Or is that an unrealistic expectation?

  21. Houdini

    The traffic from South Abingdon along Drayton Rd hasn’t always been bad. I used to travel to work in the late 80’s and 90’s to Oxford every day and it used to take me about 20 mins (in the early 80’s it used to take me 20-30 mins to get to Oxford from Grove)!!!!

    Surely the more houses built the more the shops will close, as extra housing leads to more traffic, and extra traffic leads to excessive queues and less places to park, people then find it easier to shop online which leads to closure of shops.

    And of course as we all knew – moving the crossing on the Marcham Road would have NO IMPACT on the Drayton Road traffic at all.

  22. Horsesmouh

    Exactly that Houdini , I lived along Drayton rd for all of the 1950’s, Tithe Farm was a corn field, chanterelle way was animal holding fields for the near by slaughter house, Preston Road was open sewer, Virginia way was allotments and the main route into town was over Ock bridge ( for people from the souther villages too)
    Now 70 years on and still the main route into town ( and the A34) is via Ock bridge. Our infrastructure hasn’t kept pace with our development, simple !

  23. Iain

    Not necessarily due to the roads though:

    1980 – c20m vehicles on the roads in the UK
    1990 – c25m
    2010 – c35m
    Couldnt find latest like for like figure but I’m sure it will be higher

    75% increase in vehicles is bound to mean a significant increase in queues.

  24. Horsesmouh

    Thank you for those interesting stats Iain which just goes to prove my point that our infrastructure hasn’t kept pace with our developments? And my gripe about OCC willing to spend £25 million on a bus lane that will do nothing to improve traffic from the south of Abingdon or indeed the town centre itself and while agree our medieval town has some serious restrictions it wouldn’t take too much to make a difference to our traffic issues, please be mindful to Iain that like me you live a couple of hundred meters from the town centre ( and work from home) so you see little if the gridlocked roads leading into town!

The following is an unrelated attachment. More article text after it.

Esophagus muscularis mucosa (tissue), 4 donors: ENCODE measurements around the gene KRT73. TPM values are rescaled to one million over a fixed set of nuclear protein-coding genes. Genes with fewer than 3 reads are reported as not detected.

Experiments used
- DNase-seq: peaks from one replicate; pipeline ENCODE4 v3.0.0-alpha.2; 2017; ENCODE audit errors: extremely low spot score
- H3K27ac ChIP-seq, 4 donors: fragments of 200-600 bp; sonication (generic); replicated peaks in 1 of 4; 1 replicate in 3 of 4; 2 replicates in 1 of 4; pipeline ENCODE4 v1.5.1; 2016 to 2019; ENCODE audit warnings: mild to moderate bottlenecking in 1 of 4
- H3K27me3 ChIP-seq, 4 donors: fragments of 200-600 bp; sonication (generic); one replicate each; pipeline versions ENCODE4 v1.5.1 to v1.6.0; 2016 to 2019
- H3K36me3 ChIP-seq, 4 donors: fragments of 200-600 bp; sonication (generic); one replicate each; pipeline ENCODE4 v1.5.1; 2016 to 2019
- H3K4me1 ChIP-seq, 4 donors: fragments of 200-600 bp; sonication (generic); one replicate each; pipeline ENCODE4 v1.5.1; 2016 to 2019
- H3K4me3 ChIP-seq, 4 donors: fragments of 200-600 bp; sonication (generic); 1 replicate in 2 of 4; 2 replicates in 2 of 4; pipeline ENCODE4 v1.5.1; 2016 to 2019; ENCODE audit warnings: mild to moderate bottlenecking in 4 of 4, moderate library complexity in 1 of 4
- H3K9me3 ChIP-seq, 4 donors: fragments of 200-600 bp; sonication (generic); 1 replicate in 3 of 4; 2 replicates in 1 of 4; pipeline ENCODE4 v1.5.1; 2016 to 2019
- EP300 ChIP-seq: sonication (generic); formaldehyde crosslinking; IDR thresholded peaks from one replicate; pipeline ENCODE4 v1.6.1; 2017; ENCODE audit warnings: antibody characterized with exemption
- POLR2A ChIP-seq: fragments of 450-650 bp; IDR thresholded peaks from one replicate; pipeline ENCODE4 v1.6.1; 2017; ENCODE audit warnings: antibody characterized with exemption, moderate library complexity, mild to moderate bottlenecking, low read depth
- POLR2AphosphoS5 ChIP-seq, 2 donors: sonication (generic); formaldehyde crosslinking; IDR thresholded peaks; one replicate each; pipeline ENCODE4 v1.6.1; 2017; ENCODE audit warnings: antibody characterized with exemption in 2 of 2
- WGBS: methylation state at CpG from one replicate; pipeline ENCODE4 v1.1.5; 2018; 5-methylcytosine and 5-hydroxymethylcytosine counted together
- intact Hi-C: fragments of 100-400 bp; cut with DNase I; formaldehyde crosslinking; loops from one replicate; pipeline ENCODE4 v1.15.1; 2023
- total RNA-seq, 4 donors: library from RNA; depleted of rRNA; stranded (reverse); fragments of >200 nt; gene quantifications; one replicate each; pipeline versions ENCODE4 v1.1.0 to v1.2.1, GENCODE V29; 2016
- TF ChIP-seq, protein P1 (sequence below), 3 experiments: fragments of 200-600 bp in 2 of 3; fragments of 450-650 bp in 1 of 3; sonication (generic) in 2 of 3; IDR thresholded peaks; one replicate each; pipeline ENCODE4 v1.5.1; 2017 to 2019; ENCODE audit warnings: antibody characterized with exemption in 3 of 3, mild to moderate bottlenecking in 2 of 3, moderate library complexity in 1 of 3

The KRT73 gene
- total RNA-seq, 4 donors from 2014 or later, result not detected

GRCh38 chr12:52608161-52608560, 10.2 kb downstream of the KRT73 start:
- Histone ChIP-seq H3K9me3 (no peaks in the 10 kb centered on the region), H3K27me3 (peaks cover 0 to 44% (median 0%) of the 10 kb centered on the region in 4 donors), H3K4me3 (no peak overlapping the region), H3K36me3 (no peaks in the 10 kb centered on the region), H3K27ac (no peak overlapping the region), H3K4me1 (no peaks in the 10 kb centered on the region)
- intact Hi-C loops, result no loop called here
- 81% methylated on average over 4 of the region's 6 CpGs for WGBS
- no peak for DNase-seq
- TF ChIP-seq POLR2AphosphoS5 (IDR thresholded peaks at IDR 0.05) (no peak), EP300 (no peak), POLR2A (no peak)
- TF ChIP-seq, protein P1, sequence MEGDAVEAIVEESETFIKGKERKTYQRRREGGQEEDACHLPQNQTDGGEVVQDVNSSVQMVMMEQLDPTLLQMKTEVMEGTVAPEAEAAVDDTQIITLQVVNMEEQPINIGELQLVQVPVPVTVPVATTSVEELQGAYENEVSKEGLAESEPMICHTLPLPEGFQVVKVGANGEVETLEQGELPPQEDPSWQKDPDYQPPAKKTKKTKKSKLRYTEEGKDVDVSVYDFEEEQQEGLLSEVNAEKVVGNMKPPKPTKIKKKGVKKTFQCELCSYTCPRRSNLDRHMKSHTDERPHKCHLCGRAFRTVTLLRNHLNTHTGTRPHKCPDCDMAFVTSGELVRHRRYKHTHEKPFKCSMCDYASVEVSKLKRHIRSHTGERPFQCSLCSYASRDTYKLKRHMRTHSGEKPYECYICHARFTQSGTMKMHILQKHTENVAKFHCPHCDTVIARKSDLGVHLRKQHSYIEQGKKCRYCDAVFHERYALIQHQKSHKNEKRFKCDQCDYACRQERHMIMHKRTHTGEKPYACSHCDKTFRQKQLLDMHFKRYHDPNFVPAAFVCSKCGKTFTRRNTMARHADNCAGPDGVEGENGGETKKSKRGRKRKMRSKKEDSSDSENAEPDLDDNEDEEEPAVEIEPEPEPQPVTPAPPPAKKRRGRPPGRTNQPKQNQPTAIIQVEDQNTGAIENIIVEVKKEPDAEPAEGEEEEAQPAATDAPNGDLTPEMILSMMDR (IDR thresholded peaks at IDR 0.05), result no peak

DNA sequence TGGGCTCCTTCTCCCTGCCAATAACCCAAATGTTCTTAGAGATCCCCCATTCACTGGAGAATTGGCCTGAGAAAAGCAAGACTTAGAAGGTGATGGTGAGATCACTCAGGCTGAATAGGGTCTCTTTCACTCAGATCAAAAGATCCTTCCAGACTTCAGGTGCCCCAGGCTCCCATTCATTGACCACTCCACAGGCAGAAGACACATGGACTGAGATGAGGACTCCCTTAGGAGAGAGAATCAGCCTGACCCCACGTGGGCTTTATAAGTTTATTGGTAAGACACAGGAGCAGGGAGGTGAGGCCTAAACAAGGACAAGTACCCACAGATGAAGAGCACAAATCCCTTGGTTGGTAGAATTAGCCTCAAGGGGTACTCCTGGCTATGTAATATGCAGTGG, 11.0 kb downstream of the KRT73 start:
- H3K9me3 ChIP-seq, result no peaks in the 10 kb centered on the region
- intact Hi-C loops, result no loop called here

25. pjh64

    “The Drayton Rd traffic is now substantially worse as a direct result of someone….. (and of course BREXIT)”

    🙂 lol! This is the best Brexit trolling yet!

    Top marks!

  26. Snapper

    Abingdon’s traffic problems are replicated in hundreds of towns throughout the country. Why? It is the result of a surging population.

    In present circumstances the problem will get worse and worse.

  27. Daniel

    Thanks pjh64. Fortunately we will be able to blame BREXIT for ever now (if it happens). The only thing it won’t do of course, is make the flowers worse.

  28. fair and reasonable

    So a summary of the traffic debate:

    1) Are roads may be public, but are privately funded.

    For over 50 years most roads built in the UK have been designed, constructed and paid for by housing developers or other commercial businesses.

    Wimpey for example paid for 80% of the roads in South Abingdon. The ring road in North Abingdon. All private.

    Changes on the Marcham road, etc. are funded from private companies under Section 106 of the planning act.

    OCC applies for grants for various other elements.

    That explains why Didcot is getting new roads, because they are not been built with tax payers money at all, but funded by private companies.

    2) Abingdon does not have bad enough traffic for OCC

    Although the traffic in Abingdon is bad at peak times, that is similar to every similar old town in the developed world.

    Oxford’s traffic is even worse, but people still love living there. Outside peak school times there is no traffic problem at all. The matter is made worse by the Thames Valley Police in their campaign to scare children and parents from cycling and walking, despite the evidence.

    3) Abingdon has a healthy mix of small businesses

    Online shopping will hit the large out-of-town places which are bland and with poor service. The town is a different market, where people want to enjoy meeting, chatting and events. Many young people may like the bland nationwide chains of Didcot, but in time they will realise that the want to support more ethical, local, small businesses, where the service is much better.

    There are hardly any shops empty in Abingdon, so they endless negativity, is just not justified.